This is also a film that, like all metanarrative, interrogates our own gaze and our own tendency to steal the subjectivities of what we gaze upon. Horror has been dealing with the power of the image and the look for a long time. Wes Craven filmed Last House on the Left so that it had the feel of a grainy documentary and forced the viewer into the experience. Craven has frequently played with metanarrative, most famously of course in Scream, but I would argue more effectively in his earlier New Nightmare. More recently, the “found footage” phenomena(which has its modern beginnings in The Blair Witch Project) has also rearranged our perception of violence, death and engagement in the modern horror film .

Cabin intertwines these themes in ways that will put a lot of scholars who see it in a Foucaultian frame of mind. Michel Foucault is, of course, the French theorist who described the rise of what he calls “normalization” and the way that power functions subtlety in a society to “discipline and punish” various kinds of behaviors. The rise of the prison and the asylum (both phenomena of the early modern and Enlightenment eras) interacted with emerging social controls to shape a concept of normalcy that we find ourselves insistently ramming our head against in classrooms, work places and even households.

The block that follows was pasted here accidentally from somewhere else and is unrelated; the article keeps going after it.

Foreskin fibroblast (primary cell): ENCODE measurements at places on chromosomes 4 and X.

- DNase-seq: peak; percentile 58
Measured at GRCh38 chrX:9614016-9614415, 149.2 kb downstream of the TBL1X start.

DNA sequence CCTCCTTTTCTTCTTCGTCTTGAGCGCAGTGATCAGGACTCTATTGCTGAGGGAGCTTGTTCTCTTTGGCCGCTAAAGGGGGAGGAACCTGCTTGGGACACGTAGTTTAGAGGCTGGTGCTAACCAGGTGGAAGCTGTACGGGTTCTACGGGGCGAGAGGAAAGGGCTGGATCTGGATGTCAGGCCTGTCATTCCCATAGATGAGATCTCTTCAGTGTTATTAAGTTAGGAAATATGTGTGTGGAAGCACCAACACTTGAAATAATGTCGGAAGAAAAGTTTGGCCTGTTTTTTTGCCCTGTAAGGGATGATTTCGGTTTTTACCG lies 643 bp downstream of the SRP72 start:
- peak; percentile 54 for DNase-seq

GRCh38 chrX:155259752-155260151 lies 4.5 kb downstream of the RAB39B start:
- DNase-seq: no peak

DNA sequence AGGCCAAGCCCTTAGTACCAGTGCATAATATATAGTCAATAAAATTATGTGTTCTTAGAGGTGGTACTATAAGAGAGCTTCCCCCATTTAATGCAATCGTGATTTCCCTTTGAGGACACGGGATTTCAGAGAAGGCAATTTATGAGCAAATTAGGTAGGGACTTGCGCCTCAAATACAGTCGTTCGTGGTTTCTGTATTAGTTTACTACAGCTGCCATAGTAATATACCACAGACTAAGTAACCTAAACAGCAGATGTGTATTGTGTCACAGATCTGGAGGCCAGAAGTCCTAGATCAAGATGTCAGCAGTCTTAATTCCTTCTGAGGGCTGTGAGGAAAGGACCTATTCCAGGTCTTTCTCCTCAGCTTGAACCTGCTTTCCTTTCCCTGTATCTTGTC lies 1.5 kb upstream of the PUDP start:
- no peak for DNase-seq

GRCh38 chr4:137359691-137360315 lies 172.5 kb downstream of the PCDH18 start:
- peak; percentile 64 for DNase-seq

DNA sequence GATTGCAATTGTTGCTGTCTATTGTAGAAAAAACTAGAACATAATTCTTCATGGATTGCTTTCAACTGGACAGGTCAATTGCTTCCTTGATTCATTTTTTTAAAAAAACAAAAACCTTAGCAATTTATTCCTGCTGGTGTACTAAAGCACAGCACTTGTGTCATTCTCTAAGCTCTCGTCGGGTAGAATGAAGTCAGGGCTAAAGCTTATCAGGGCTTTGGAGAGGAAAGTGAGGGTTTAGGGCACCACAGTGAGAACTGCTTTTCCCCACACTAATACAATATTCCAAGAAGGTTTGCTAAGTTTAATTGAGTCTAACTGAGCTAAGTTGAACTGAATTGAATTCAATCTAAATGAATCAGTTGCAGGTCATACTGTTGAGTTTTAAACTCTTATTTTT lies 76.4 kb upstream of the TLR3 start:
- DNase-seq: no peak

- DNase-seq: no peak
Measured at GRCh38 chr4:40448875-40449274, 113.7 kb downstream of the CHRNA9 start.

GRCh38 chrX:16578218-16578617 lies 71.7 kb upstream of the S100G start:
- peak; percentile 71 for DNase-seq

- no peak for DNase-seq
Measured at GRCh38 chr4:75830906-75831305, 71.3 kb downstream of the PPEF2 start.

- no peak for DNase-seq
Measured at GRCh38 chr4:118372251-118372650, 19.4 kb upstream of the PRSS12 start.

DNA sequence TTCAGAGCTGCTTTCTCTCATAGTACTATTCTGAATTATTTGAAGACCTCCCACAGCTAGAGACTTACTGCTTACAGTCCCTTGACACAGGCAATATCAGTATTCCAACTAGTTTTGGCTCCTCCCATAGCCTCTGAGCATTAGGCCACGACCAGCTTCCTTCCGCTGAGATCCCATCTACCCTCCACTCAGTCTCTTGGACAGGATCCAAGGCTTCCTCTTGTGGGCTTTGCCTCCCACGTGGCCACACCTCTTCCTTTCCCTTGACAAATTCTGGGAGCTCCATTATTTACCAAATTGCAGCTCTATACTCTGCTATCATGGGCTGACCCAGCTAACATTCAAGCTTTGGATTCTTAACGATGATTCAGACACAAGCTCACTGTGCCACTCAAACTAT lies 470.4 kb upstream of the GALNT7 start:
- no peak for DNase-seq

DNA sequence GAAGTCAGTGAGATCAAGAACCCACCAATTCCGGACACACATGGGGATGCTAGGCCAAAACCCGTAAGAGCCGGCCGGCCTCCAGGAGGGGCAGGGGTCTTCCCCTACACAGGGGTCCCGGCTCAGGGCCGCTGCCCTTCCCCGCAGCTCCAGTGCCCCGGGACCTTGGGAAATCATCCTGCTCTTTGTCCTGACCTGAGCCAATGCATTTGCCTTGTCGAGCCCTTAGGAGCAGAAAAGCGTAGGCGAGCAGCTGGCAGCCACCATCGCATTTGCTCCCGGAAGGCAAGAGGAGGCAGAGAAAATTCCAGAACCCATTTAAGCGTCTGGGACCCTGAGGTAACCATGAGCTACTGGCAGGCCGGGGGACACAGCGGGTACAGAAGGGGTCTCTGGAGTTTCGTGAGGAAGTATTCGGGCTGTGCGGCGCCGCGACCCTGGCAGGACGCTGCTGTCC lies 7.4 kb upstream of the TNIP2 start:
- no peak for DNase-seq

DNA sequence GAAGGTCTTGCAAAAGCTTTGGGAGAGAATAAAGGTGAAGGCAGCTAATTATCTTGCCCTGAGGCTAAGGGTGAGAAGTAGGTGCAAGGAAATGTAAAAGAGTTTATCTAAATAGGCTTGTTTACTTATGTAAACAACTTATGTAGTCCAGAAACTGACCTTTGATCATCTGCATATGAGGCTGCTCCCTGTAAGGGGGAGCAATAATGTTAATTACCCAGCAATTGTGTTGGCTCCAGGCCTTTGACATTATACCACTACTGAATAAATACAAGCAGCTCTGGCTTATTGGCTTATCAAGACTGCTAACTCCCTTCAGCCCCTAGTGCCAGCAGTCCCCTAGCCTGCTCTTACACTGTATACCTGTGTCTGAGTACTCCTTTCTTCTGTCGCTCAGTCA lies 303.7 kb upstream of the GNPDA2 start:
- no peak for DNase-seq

Whedon and Goddard may or may not have meant to take us to Foucault-ville but Cabin certainly extrapolates many of his ideas and raises some interesting possibilities for those of us who want to ponder horror films as something more than social myth. Perhaps these narratives are also sites of social power.

Finally, and it would give away too much of the narrative to talk about this in detail, I think we saw a bit of Joss Whedon’s oft-ignored misanthropy in this really pretty dark film. Whedon has always seemed to me to have a far gloomier sense of humor than even some of his fans realize. I remember a good friend and fellow Buffy fan telling me during the sixth and seventh seasons of that show that “something must be wrong with Joss.” I think in those  final seasons, to paraphrase a favorite line from the series, the subtext was rapidly becoming text.